The 5 Most Painful Leaders to be Around

Some leaders are painful to be around. To be honest, sometimes you and I are the pain.

We’ve all been the leader others complain about.


The 5 most painful leaders to be around:

  1. Nit-pickers. You’re a bad case of heartburn when you belittle the 80% that’s good with the 20% that’s bad. (Enjoy the 80%. Improve the 20%.)
  2. Ball-droppers. You’re a toothache when you don’t follow-through and follow-up.
  3. Drama-makers. You’re an empty glass in the desert when everything’s a crisis.
  4. Down-in-the-mouthers. You’re a stone in a shoe when you always need a pick-me-up from your team.
  5. Hand-wringers. You’re an energy suck when all you see is what could go wrong.

Don’t expect success if you’re a constant pain.

5 surprising ways to advance your success with others:

#1. Care deeply about relationships. (It’s not just results.)

The most important relationships are with people who depend on you.

If you care about your future, care about relationships with coworkers, supervisors, and direct reports. The people closest to you are most relevant to job satisfaction, opportunity, and advancement.

#2. Invite and act on feedback.

  1. I’m working on connecting with the team. (Context enhances feedback.)
  2. What do you see me doing that strengthens connections?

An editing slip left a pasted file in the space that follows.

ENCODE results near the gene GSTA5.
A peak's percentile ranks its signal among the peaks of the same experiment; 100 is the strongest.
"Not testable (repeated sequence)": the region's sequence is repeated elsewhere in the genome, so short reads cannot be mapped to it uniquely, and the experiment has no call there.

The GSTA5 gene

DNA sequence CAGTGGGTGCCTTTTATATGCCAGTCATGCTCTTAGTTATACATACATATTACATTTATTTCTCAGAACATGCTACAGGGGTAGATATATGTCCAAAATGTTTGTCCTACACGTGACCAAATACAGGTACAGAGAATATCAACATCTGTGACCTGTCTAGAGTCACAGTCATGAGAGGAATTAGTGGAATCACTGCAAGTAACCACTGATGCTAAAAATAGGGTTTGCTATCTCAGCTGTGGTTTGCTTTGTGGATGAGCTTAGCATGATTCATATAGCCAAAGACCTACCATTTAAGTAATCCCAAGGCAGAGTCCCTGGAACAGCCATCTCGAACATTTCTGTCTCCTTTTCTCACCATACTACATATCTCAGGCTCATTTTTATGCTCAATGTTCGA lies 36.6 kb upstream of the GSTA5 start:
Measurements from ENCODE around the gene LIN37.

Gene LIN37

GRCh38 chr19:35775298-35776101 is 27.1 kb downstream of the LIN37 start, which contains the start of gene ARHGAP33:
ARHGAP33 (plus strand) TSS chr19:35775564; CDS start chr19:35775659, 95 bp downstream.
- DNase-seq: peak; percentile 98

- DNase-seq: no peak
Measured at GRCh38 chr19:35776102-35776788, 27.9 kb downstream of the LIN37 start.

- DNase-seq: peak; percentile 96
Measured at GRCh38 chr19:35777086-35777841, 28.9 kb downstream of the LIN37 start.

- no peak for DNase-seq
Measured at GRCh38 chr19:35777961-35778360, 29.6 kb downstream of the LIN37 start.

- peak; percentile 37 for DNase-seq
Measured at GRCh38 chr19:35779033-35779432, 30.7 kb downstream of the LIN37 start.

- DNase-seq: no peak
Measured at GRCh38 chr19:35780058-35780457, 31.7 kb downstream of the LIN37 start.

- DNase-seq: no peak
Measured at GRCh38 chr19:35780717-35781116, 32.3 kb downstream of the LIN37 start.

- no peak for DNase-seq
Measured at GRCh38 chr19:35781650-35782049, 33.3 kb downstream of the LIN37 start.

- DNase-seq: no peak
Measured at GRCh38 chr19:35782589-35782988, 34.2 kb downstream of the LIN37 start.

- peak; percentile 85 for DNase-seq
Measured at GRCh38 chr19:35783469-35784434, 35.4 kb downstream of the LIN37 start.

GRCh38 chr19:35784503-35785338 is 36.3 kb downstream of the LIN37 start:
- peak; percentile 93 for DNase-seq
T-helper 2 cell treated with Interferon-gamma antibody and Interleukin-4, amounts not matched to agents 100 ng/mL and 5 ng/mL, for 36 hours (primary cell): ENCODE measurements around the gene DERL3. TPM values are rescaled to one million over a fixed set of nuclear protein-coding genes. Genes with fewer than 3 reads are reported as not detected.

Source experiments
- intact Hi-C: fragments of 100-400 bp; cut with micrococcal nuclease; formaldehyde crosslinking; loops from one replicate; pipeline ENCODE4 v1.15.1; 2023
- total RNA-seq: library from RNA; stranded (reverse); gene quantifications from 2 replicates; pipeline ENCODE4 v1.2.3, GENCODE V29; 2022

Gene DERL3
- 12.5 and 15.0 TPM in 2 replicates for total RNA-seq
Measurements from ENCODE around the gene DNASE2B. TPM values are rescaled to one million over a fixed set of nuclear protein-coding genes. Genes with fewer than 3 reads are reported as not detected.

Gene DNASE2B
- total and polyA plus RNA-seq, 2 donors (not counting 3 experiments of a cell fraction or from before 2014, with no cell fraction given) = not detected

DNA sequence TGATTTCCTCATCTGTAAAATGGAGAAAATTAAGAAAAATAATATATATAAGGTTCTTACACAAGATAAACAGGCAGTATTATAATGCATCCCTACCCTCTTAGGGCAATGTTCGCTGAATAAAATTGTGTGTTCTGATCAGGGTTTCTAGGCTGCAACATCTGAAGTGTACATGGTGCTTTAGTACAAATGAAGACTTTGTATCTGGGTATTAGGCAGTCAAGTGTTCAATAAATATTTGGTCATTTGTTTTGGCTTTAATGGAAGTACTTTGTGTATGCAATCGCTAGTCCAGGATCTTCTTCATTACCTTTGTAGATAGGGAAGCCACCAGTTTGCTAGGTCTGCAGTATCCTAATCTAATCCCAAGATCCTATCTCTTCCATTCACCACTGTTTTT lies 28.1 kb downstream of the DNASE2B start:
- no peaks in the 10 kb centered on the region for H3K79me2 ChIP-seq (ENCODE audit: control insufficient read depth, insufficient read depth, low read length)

3. What do you see me doing that weakens connection?
  4. What suggestions do you have? (Seeking input elevates the status of giver and receiver.)
  5. Would you tell me when I do something that works? Doesn’t work?

#3. Advance the agenda of others, without sacrificing your own.

  1. What challenges are you facing?
  2. What’s important about this?
  3. What crossroads are you facing?
  4. How can I help?

Those who add value are always welcomed.

#4. Understand the difference between advising and advocating.

Advisers aren’t attached to advice. Freedom goes down as advocating goes up.

#5. Say what others fear saying.

  1. Point out inconsistencies.
  2. Describe negative patterns.
  3. Challenge and confront in private.

What types of people are a pain to be around?

How might leaders advance their success with others?